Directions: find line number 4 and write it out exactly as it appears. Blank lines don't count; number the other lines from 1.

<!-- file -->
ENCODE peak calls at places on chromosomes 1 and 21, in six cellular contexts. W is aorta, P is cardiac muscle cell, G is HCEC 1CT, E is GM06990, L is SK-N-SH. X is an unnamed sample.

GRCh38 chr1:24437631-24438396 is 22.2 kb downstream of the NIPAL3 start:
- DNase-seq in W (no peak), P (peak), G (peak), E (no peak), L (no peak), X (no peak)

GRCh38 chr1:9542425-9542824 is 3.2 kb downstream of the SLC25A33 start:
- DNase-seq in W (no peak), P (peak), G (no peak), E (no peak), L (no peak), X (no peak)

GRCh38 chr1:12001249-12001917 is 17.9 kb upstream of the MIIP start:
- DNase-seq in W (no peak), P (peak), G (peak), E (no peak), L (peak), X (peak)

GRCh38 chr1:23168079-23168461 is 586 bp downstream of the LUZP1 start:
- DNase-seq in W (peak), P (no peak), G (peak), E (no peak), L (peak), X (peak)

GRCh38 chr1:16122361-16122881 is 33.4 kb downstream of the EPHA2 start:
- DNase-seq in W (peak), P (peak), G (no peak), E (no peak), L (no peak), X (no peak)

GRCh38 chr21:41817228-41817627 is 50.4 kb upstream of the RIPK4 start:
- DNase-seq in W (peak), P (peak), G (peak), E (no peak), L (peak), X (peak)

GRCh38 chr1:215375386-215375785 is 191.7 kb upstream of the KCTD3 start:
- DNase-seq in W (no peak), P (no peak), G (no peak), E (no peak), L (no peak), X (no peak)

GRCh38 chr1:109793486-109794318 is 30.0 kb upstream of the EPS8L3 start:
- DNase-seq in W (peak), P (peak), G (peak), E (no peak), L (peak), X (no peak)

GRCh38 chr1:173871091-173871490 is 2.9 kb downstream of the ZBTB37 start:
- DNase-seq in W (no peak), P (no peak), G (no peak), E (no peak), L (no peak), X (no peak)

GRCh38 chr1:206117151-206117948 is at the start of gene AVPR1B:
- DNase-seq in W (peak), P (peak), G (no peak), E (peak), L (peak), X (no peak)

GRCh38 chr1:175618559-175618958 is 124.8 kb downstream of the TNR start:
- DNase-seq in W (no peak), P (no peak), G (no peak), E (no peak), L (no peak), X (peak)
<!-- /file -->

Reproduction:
GRCh38 chr1:9542425-9542824 is 3.2 kb downstream of the SLC25A33 start: